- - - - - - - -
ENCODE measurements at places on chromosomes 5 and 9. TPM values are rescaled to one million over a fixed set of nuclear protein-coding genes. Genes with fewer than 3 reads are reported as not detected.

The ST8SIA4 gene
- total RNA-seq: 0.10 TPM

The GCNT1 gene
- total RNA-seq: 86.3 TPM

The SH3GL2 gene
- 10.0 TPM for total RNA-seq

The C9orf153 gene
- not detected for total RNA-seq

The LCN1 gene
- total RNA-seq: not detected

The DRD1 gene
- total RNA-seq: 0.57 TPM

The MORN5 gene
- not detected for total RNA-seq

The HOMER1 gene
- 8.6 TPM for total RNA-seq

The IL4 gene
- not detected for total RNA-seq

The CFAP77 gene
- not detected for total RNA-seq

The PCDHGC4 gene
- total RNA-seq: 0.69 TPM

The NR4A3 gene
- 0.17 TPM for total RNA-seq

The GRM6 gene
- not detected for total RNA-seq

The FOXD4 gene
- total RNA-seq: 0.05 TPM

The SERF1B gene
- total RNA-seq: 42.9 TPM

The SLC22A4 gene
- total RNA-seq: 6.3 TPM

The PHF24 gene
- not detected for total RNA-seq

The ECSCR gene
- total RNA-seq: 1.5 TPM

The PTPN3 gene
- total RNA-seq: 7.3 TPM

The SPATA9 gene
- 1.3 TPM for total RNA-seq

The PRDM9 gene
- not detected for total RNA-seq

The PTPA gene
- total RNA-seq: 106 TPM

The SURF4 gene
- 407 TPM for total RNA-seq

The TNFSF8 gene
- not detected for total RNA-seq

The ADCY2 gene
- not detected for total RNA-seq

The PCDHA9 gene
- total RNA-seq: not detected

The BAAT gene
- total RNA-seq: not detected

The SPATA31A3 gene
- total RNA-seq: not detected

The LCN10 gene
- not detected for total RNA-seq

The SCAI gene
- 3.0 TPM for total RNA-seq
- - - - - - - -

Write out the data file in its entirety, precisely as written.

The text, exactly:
ENCODE measurements at places on chromosomes 5 and 9. TPM values are rescaled to one million over a fixed set of nuclear protein-coding genes. Genes with fewer than 3 reads are reported as not detected.

The ST8SIA4 gene
- total RNA-seq: 0.10 TPM

The GCNT1 gene
- total RNA-seq: 86.3 TPM

The SH3GL2 gene
- 10.0 TPM for total RNA-seq

The C9orf153 gene
- not detected for total RNA-seq

The LCN1 gene
- total RNA-seq: not detected

The DRD1 gene
- total RNA-seq: 0.57 TPM

The MORN5 gene
- not detected for total RNA-seq

The HOMER1 gene
- 8.6 TPM for total RNA-seq

The IL4 gene
- not detected for total RNA-seq

The CFAP77 gene
- not detected for total RNA-seq

The PCDHGC4 gene
- total RNA-seq: 0.69 TPM

The NR4A3 gene
- 0.17 TPM for total RNA-seq

The GRM6 gene
- not detected for total RNA-seq

The FOXD4 gene
- total RNA-seq: 0.05 TPM

The SERF1B gene
- total RNA-seq: 42.9 TPM

The SLC22A4 gene
- total RNA-seq: 6.3 TPM

The PHF24 gene
- not detected for total RNA-seq

The ECSCR gene
- total RNA-seq: 1.5 TPM

The PTPN3 gene
- total RNA-seq: 7.3 TPM

The SPATA9 gene
- 1.3 TPM for total RNA-seq

The PRDM9 gene
- not detected for total RNA-seq

The PTPA gene
- total RNA-seq: 106 TPM

The SURF4 gene
- 407 TPM for total RNA-seq

The TNFSF8 gene
- not detected for total RNA-seq

The ADCY2 gene
- not detected for total RNA-seq

The PCDHA9 gene
- total RNA-seq: not detected

The BAAT gene
- total RNA-seq: not detected

The SPATA31A3 gene
- total RNA-seq: not detected

The LCN10 gene
- not detected for total RNA-seq

The SCAI gene
- 3.0 TPM for total RNA-seq